The U.S. Army is employing blockchain-related capabilities to provide information trust on the future battlefield. The advanced solution, being developed in support of to be part of the Program Executive Office Command Control Communications-Tactical, or PEO C3T, Capability Sets 25 and 27, also relies on machine learning and zero trust applications. Computer engineers at the service’s tactical communications research and development arm, the Combat Capabilities Development Command C5ISR Center, at Aberdeen, Maryland, tested the solution in May during the Network Modernization Experiment 21 (NetModX 21), held at Joint Base McGuire-Dix-Lakehurst, New Jersey.
Quantum computing and cryptography are hot topics in the world of emerging technology. But how feasible are they on a large scale?
“Right now those things are energy intensive and expensive and time consuming,” said Bill Halal, founder of TechCast, during the virtual AFCEA/GMU C4I Center Symposium.
Within the next decade or two, technological advances may revolutionize the Internet, creating an environment that is secure for all, provides more power to the people and offers an immersive, virtual reality experience as a part of daily life, according to a recent study of strategic foresight.
The study was completed this summer by the TechCast Project, a virtual think tank that focuses on strategic forecasting. The project was founded by William Halal, professor emeritus of management, technology, and innovation at George Washington University, Washington, D.C.
Today’s identity management is fragmented and decentralized, relying on a lot of different systems to authenticate people and manage identities. Organizations use a variety of disjointed tools from passwords and smart cards to biometrics. Instead, organizations should pursue a more holistic approach.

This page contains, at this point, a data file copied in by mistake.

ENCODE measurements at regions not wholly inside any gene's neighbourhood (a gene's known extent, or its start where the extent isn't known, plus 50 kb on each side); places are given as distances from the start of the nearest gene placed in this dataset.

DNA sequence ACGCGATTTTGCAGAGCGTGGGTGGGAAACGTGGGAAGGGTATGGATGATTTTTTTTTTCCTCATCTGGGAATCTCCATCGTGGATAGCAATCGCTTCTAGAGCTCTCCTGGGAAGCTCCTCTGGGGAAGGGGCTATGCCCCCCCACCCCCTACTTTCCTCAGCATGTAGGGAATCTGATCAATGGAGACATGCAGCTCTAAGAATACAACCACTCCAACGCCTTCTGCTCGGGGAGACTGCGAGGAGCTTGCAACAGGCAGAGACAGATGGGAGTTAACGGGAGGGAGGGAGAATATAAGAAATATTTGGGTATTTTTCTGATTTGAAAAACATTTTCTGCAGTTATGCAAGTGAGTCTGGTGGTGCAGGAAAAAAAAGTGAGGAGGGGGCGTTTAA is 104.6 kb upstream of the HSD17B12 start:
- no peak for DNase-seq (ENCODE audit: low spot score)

Entrepreneurs developing lightweight propulsion systems for satellites, cybersecurity for Linux, wireless power and a blockchain application for secure part procurement, among other emerging technologies, presented their technologies to investors, the military and industry. In 10-minute intervals, the company representatives pitched their early stage, aerospace-related technologies at Starburst Accelerator’s third U.S. Virtual Selection Committee meeting on July 9th, which was held virtually. Headquartered in Paris, Starburst's U.S. team brought in the eight hopeful companies, all vying for partnership agreements, venture capitalist funding and a chance to join Starburst's Accelerator Program.
The U.S. military relies heavily on companies to research, develop and manufacture innovative technologies to support missions. This hasn’t always been the case. A century ago, it was often the armed services that conceived and created the latest solutions. But when the world goes to war, it’s all hands on deck.
With unlimited resources, delving into fantastical technical solutions is easy. However, in the real world, the government and the private sector must solve real-life problems with realistic budgets. And today, both funds and available expertise are at a premium. Consequently, agencies must rely on companies they trust, and corporations only thrive when they invest in solutions likely to flourish in the future.
iCAMR Inc., Kissimmee, Florida, has been awarded a $7,585,850 cost-type contract with no fee for research and development. The Trusted Semiconductor Manufacturing Pilot Project involves developing a Secure Digital Twin for Semiconductors manufacturing methodology by applying block-chain trust and assurance security concepts and "digital twin" manufacturing concepts to the semiconductor manufacturing process. While the focus of this project is on security aspects, the "digital twin" concept provides the framework on which the security and provenance data will be collected and analyzed. Work will be performed at Kissimmee, Florida, and is expected to be complete by Sept. 22, 2022.